The Department of Culture, Media and Sport is currently running a consultation on the future of press regulation. But how genuine is the consultation? Will they really take any notice of the responses, or is it just an opportunity for the powerful mainstream media to lobby hard to continue its cosy and not very effective system of self-regulation?
The story so far
Following the Leveson Inquiry into phone-hacking and other misconduct by the newspaper industry, the rather feeble Press Complaints Commission was abandoned. Instead, the major national tabloids and local newspapers groups banded together to form a new regulator called IPSO (the Independent Press Standards Organisation). But they kept the same old Editors’ Code. We examined IPSO in some detail in a previous post: Press regulation: why we are unimpressed by IPSO.
The Leveson Report in 2012 set out 29 criteria which it said any future approved press regulator should comply with. In due course a Press Regulatory Panel (PRP) was set up under Royal Charter, in order to approve any regulator who complied with all 29 of the Leveson criteria. However, a key requirement for the members of IPSO was that it should NOT be Leveson-compliant to the extent of being approved by the PRP, because that seemed to them too close to the idea of being directly regulated by the government. Yet although it claims to be independent of the government, IPSO cannot claim to be independent of the publishers it is supposed to be regulating, as our post explained.
Meanwhile, a rival regulator, IMPRESS, has now been approved by the PRP, who found that it was fully Leveson-compliant.
IMPRESS does not have a big roster of national newspapers signed up, though it has a respectable number of smaller publishers who have agreed to abide by its Code of Conduct. There is currently a consultation on what should go into the Code, to which TP responded with our own suggestions. You can read our response here.
One of the main criticisms made about IMPRESS relates to its funding. It has a funding agreement with something called the Independent Press Regulation Trust (IPRT), a charitable trust funded in turn by the Alexander Mosley Charitable Trust (AMCT), whose main donor is Max Mosley. The PRP report approving IMPRESS noted, drily, that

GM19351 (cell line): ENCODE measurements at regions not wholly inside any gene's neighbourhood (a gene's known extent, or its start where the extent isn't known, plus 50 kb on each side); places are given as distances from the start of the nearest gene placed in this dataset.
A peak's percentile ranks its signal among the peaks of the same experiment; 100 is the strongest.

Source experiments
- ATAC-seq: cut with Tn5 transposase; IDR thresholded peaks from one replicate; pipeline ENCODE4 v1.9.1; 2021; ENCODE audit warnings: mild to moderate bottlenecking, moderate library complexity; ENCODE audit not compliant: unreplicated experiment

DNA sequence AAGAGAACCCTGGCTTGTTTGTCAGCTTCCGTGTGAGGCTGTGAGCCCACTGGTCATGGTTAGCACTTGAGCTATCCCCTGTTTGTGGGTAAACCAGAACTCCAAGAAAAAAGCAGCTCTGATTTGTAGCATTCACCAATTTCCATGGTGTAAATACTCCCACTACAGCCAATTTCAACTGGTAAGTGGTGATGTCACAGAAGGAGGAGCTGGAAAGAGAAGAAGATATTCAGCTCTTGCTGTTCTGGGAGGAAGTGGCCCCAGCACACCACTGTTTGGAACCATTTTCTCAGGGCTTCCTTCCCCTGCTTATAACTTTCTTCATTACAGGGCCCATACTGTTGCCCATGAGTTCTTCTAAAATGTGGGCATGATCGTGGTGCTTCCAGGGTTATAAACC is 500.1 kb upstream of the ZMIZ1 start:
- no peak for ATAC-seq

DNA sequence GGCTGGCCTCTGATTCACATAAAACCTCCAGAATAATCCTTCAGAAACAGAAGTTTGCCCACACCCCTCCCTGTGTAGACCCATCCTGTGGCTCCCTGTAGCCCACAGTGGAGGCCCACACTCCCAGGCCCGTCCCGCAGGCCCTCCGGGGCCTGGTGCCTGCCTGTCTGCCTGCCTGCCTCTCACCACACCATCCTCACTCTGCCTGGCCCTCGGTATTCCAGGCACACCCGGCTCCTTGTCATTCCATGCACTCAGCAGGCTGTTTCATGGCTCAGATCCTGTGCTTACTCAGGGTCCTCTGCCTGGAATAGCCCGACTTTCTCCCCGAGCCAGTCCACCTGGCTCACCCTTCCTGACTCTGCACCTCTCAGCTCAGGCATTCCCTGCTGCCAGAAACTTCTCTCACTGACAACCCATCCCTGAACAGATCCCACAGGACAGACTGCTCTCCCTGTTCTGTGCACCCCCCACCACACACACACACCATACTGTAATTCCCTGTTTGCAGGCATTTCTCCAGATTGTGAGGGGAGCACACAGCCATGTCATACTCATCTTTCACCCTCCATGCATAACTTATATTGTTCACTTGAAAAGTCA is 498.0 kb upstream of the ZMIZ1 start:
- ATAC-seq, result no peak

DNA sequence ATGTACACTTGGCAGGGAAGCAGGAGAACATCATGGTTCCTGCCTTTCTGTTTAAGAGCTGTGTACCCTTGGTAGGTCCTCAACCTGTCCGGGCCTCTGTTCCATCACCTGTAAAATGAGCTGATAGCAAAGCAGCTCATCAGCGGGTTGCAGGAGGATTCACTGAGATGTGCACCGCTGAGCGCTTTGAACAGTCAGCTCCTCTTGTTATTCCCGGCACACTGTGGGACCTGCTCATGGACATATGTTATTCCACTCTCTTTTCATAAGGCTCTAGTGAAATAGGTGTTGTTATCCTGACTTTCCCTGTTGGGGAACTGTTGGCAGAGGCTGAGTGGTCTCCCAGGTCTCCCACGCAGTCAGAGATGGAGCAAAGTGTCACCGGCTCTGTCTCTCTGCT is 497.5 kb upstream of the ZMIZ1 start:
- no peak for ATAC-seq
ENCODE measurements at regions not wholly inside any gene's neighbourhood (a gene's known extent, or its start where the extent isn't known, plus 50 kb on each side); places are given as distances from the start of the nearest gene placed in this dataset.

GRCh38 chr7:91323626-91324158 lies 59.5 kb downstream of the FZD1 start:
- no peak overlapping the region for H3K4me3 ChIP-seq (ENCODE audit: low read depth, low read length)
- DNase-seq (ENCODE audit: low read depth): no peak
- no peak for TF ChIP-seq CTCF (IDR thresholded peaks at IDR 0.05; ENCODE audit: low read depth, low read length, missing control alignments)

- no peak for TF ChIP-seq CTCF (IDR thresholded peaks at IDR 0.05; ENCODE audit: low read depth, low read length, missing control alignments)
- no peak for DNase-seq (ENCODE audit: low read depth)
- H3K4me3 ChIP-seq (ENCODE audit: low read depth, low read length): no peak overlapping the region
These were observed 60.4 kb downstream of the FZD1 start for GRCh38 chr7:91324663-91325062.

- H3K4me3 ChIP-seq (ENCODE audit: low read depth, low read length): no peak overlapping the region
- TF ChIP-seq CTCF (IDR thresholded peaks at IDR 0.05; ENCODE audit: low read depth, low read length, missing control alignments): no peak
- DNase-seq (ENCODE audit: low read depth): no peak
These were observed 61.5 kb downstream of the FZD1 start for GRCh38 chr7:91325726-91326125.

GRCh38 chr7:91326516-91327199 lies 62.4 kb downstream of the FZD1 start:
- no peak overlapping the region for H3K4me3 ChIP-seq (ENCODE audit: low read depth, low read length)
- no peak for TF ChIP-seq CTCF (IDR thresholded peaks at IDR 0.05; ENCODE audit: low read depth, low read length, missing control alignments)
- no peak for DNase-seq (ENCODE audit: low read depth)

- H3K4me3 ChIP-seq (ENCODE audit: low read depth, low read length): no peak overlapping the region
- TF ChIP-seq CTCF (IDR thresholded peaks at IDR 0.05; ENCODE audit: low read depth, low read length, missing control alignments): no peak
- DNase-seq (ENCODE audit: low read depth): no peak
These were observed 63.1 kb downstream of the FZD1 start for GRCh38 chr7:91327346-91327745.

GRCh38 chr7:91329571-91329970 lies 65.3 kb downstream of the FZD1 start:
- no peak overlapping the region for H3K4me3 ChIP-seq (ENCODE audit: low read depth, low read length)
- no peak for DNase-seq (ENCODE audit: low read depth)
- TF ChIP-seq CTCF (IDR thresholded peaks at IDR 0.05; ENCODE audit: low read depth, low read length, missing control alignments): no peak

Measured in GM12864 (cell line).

Max Mosley has well-known views on privacy and on the behaviour of the press and has taken newspapers to court.
The stories about which Mosley took the papers to court were, to say the least, colourful. But he won quite substantial sums in damages for intrusion into his private life, and the newspapers were pretty sore about it afterwards.
Having considered, in some detail, the matter of IMPRESS’s independence from the sources of its funding, the PRP concluded that
We therefore consider that the IMPRESS funding arrangements are not such as to compromise their independence for the purposes of the Criteria.
Another common complaint is directed at the Royal Charter under which the PRP operates. It is said that this is only one step away from the PRP being run directly by the government. But David Wolfe QC, chair of the PRP, answers that in his Annual Report on the recognition system published in October 2016:
We have a unique and unprecedented independence, and the Charter provides that we avoid any undue influence by anyone. The Charter itself can only be changed by a two thirds majority in the House of Commons, the House of Lords and the Scottish Parliament and with the unanimous agreement of the PRP Board.
Apart from the question of independence, the big debate now concerns what should happen when somebody sues a publisher. In particular, who should pay the legal costs?
The question arises because after the Leveson Report, legislation was put in place which provides that newspaper publishers who are not signed up to an approved regulator would have to pay the costs of any libel actions brought against them, even if they win. Publishers can avoid this draconian condition if they sign up to an approved regulator, but most of them prefer to be “self-regulated” by IPSO.
The relevant provisions are in section 40 of the Crime and Courts Act 2013, which has been enacted by Parliament and is on the statute book, but that particular bit of it has not yet been brought into effect. Two things needed to happen to bring it into effect.